Another example, which they spoke on, which reminded of a project that some of my Opertaions Management students did a while back in my Transportation and Logistics class at the Isenberg School  and that was on modeling patient flow from an emergency room in a hospital.  Deloitte is taking data from clients and then building models and this is the direction that consulting is going in they told the audience.

Dr. Gzara, the organizer, was the last speaker of the day and gave an excellent talk on working with one of her industry partners - Dematic. She spoke on her group's work on using data from a client's warehouse (and the data is by no means complete) to do diagnostics and to evaluate bottlenecks and where the system processes might be improved. She presented a series of innovative models and also spoke on how descriptive analytics showed them that there is a high variability in orders and some orders have as many as 31 products in them.She discussed network flow models and also a model that I very much liked - using community detection to also graphical depict orders as a network. How can one use community detection and network learning to identify which products are co-ordered. She also stated the need to do predictive dynamic analytics for product order groupings over time.

I made sure that a photo was taken of me with Fatma for a keepsake of an intellectually rich and very stimulating day.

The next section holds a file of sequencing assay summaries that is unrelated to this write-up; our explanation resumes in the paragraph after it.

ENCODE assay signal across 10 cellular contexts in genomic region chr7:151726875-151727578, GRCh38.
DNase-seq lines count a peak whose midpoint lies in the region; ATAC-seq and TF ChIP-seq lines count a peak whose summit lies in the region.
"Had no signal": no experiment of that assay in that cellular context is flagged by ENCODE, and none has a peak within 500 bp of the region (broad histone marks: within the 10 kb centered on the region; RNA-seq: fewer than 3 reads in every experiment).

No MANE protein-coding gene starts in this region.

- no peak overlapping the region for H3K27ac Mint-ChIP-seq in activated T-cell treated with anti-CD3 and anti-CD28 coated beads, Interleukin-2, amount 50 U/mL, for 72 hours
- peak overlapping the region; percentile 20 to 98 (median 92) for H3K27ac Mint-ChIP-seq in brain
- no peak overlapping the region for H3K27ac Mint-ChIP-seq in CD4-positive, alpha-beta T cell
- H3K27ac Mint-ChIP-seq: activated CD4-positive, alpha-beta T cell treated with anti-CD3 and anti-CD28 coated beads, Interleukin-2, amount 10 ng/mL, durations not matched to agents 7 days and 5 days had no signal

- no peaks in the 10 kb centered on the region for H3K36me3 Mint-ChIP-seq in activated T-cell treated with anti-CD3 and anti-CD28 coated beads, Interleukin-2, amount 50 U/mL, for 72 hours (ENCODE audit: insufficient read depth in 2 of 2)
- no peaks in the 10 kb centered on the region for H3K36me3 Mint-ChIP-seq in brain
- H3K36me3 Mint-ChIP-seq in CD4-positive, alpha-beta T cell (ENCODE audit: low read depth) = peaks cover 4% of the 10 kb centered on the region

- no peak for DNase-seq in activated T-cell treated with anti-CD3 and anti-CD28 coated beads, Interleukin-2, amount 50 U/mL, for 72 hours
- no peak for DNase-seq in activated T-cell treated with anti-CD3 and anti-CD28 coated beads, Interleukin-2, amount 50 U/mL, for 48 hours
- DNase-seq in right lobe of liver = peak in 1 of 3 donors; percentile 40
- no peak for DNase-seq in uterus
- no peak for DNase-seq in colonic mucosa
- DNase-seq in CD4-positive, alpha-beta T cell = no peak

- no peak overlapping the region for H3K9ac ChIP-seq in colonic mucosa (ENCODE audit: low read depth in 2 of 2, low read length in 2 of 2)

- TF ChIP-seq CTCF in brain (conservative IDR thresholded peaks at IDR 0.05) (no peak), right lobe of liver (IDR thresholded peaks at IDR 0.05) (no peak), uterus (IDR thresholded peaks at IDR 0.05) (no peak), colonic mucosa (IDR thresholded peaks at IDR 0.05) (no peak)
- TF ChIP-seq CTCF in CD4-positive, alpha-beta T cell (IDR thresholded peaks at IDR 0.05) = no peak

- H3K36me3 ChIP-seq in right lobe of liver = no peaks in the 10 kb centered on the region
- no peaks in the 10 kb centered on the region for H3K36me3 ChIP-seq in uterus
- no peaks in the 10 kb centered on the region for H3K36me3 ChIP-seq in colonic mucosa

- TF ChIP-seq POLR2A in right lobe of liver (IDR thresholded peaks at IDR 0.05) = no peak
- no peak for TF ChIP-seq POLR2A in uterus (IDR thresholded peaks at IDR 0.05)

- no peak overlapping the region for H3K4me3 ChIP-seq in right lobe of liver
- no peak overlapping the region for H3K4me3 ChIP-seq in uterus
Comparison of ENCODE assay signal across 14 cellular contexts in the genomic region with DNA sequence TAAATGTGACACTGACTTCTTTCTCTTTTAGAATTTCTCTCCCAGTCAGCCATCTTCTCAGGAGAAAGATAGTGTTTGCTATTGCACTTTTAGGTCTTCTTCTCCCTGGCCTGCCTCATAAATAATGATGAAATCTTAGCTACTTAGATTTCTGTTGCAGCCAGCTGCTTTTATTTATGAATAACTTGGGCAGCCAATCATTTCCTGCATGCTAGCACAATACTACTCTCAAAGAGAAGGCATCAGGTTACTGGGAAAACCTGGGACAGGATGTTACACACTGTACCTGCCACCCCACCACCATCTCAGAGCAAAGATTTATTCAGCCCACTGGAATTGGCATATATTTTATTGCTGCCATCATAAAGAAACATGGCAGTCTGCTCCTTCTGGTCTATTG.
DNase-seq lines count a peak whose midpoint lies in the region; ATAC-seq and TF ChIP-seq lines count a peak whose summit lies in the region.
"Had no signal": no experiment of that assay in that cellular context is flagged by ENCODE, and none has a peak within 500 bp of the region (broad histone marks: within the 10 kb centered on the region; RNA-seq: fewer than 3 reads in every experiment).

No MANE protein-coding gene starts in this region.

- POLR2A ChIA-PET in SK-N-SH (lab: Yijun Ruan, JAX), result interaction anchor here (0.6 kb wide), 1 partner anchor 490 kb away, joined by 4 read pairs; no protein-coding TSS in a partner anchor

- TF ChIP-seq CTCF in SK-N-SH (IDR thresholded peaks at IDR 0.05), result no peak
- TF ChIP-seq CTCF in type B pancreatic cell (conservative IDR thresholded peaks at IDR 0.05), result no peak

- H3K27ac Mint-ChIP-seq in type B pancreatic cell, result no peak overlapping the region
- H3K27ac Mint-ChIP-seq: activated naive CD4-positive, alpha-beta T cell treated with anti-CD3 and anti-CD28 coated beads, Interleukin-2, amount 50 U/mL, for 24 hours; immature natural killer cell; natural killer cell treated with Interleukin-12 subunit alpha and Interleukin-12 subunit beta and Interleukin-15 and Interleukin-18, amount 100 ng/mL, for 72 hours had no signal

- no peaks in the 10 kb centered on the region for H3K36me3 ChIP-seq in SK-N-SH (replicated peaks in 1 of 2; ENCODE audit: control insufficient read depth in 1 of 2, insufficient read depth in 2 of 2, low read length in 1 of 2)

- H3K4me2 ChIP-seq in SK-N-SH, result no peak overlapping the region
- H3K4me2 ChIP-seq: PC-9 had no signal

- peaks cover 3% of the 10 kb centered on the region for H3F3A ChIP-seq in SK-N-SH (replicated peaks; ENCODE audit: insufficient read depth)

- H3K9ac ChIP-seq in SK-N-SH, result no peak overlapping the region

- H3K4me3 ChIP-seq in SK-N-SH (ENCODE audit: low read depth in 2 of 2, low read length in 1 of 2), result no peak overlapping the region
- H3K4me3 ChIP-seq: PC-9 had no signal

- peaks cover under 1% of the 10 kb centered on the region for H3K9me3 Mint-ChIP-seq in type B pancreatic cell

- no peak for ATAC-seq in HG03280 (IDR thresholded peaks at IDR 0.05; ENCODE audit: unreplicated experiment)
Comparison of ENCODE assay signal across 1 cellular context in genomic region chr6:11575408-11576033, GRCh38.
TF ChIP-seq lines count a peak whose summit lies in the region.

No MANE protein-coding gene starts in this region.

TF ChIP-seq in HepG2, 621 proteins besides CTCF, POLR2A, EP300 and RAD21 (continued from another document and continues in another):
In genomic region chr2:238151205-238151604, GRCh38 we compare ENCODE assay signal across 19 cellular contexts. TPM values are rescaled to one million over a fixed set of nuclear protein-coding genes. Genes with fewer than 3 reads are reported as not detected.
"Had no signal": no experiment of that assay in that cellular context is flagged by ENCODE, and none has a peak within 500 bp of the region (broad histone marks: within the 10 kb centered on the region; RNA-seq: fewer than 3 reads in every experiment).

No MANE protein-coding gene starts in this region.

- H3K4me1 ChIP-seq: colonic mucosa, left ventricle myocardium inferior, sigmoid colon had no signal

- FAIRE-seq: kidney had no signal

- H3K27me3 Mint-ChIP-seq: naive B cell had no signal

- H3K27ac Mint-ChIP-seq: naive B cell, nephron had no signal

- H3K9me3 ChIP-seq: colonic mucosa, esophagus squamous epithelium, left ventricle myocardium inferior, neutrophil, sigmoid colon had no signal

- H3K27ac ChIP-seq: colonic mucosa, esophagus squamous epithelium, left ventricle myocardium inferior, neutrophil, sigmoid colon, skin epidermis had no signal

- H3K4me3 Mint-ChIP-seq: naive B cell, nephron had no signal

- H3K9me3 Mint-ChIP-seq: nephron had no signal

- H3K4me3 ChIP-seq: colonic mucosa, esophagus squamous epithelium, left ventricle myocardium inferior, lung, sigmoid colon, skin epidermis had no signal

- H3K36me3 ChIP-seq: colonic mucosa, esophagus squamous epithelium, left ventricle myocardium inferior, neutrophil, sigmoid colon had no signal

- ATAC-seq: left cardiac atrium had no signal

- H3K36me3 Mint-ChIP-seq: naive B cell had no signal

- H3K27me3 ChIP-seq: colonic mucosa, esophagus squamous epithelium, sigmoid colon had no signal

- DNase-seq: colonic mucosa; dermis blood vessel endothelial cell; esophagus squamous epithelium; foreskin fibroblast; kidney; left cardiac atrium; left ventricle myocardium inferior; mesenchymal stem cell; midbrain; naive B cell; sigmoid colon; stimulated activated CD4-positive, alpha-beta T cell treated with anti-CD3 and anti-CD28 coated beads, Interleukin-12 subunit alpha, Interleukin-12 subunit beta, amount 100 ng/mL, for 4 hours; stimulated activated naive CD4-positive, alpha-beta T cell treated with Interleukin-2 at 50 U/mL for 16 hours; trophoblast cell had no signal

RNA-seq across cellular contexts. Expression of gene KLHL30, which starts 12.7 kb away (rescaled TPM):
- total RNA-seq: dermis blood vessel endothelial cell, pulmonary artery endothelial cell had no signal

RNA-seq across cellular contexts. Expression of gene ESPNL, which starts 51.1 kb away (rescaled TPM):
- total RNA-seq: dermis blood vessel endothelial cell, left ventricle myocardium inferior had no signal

My trip via a shuttle to the Toronto airport was pleasant and there was not so much traffic although it was rush hour.  And, would you believe, I took Route 401 both to and from the Toronto airport to the Delta hotel in Waterloo and the shuttle driver then informed me that the route, Route 401, is the busiest freeway in North America!  I also saw signs of $10,000 penalties if a driver exceeds the speed limit by 50 kilometers (which is 30 miles) and the car also gets confiscated by the police for 7 days. This is to prevent drag racing but, given the congestion, drag racing would be a challenge in itself.

And, as one would expect, I had a delay on Air Canada on my flight back to Hartford. So I took a photo at the airport of one of the national foods of Canada and that is the Tim Hortons donuts.
For the flight back I purchased the last copy of The New York Times and in it was an OpEd piece co-authored by my Provost at UMass Amherst, Dr. Katherine Newman!  My day began with a UMass administrator and in a sense ended with one. The academic network is global and far-reaching and wonderful, I must day.

Many thanks to Dr. Fatma Gzara for a fabulous Analytics Day!